George McManus at UConn has a National Science Foundation Grant that enables him to offer research experiences for K-12 teachers during the summer. In the past, teachers working in his lab have done independent study projects for graduate credit, but someone who does not need or want the credits could opt for a small stipend instead.
He is a marine biologist working on protozoa in the sea, using a combination of field, culture, and DNA methods. His goal for this grant is to enable teachers to experience research directly and possibly to learn some techniques that they can take back to the classroom with them. Diana Payne is also involved in the project to perform assessments and help teachers make the lab-to-classroom connection. You can find out more about what he does at http://www.microzooplankton.uconn.edu and you will also find there a short application for this summer, under the “GREAT program for teachers” link on the first page.
COSEE-Coastal Trends is looking to fill a summer teacher research fellowship position for this summer, 2010. The selected teacher will join a research team at the University of Maryland’s Horn Point Lab (Cambridge, MD) to study sources of nitrogen in Chesapeake Bay tributaries and create classroom resources based on this research.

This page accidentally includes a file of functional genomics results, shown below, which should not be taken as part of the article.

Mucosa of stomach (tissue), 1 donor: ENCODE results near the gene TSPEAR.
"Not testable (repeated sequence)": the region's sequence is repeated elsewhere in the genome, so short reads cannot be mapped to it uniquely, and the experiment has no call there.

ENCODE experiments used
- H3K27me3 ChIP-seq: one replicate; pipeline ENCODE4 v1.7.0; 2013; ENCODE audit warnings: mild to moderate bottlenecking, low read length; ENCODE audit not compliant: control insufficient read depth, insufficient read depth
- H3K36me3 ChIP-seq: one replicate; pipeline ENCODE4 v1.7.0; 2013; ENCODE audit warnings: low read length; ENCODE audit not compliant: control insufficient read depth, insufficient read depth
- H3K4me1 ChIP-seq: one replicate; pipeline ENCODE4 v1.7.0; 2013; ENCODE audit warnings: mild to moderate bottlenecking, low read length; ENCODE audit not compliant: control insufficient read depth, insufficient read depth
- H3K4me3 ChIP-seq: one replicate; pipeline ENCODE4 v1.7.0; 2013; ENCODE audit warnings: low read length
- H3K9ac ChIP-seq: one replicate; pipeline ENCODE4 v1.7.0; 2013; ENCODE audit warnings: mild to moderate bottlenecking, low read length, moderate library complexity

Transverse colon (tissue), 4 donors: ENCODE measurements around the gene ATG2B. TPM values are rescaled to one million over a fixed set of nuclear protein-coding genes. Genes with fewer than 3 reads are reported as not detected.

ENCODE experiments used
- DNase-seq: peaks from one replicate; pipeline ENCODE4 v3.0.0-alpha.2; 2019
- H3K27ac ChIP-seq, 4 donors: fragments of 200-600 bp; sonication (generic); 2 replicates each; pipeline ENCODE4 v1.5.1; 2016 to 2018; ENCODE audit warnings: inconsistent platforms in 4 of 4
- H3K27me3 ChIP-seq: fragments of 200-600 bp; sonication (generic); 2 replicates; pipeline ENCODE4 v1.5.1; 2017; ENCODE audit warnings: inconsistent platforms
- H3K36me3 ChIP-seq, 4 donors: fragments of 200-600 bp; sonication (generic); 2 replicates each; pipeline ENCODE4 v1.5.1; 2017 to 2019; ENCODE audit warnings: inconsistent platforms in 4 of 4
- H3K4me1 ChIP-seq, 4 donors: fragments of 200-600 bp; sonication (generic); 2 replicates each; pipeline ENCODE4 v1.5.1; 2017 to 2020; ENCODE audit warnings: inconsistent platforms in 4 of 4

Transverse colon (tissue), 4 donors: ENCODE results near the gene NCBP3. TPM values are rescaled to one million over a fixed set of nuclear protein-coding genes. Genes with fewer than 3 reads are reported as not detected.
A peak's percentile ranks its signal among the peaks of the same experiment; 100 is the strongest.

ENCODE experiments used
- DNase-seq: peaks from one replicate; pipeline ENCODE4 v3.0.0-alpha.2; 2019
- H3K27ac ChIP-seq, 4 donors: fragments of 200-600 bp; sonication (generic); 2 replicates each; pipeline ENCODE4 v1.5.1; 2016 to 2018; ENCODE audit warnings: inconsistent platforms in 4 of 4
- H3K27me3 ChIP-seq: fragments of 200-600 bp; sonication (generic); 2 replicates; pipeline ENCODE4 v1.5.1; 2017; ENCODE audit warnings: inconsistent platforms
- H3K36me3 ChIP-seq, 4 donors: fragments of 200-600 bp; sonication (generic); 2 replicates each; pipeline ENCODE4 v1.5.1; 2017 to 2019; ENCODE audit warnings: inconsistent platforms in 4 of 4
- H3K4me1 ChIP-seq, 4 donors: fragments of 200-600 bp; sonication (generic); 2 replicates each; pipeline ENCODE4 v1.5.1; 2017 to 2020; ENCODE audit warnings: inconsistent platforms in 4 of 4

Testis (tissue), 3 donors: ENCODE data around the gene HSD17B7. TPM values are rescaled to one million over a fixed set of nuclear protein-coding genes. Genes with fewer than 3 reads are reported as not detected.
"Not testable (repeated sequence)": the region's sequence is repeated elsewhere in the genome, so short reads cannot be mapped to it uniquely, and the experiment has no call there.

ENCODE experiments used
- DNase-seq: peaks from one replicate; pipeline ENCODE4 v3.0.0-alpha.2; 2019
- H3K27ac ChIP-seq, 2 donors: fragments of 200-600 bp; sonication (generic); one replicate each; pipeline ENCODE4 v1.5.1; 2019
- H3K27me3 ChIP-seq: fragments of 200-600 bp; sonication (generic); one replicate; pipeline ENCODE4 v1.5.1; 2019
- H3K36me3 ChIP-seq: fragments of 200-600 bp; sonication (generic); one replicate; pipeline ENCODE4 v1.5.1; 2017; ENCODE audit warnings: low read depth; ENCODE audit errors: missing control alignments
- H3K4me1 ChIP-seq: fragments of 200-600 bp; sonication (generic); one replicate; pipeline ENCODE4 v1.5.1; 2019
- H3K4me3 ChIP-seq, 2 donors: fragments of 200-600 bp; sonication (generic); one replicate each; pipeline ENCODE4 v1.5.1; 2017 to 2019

-Currently teach middle or high school science
-Have some background in pedagogy
-Be willing to learn about scientific research, work closely with a small team, and help conduct outdoor summer fieldwork (potentially long, hot, somewhat muddy days)
The fellowship includes:
-$4,500 stipend for 6-week research experience (June 24-August 6) and completion of lesson plans
-Housing at Horn Point Lab during the 6-week experience
Charles Moore, who recently completed a 7,000 mile, 7-week journey in the Pacific aboard the research vessel “Alguita” to document the extent of marine plastic pollution, will speak at Northeastern University’s Marine Science Center in Nahant MA. Tuesday 1/12/10, 7pm. Free; for more information call Carole McCauley at 781-581-7370 ext 321 or email firstname.lastname@example.org.
With funding from NSF and NOAA, scientists from the Woods Hole Oceanographic Institution, the Marine Biological Laboratory, and Harvard University, and others around the U.S. have recorded the deepest erupting volcano yet discovered, describing high-definition video of the undersea eruption collected using ROV Jason as “spectacular.” NSF’s online press release includes videos of the sub-Pacific eruption of the West Mata volcano.
CALENDAR: Gulf of Maine Symposium – Early registration ends July 31st
Early registration ends Friday, July 31st for the Gulf of Maine Symposium, to be held in scenic St Andrews by-the-Sea, New Brunswick, October 4-9, 2009.
GoMA will host a one-day workshop on Biodiversity in the Gulf of Maine on Monday, October 5th. We invite members of the science, management and conservation communities to join us.
The symposium is sponsored by the Regional Association for Research on the Gulf of Maine, in collaboration with COMPASS, Department of Fisheries and Oceans – St. Andrews Biological Station, Gulf of Maine Research Institute, and the Gulf of Maine Area – Census of Marine Life.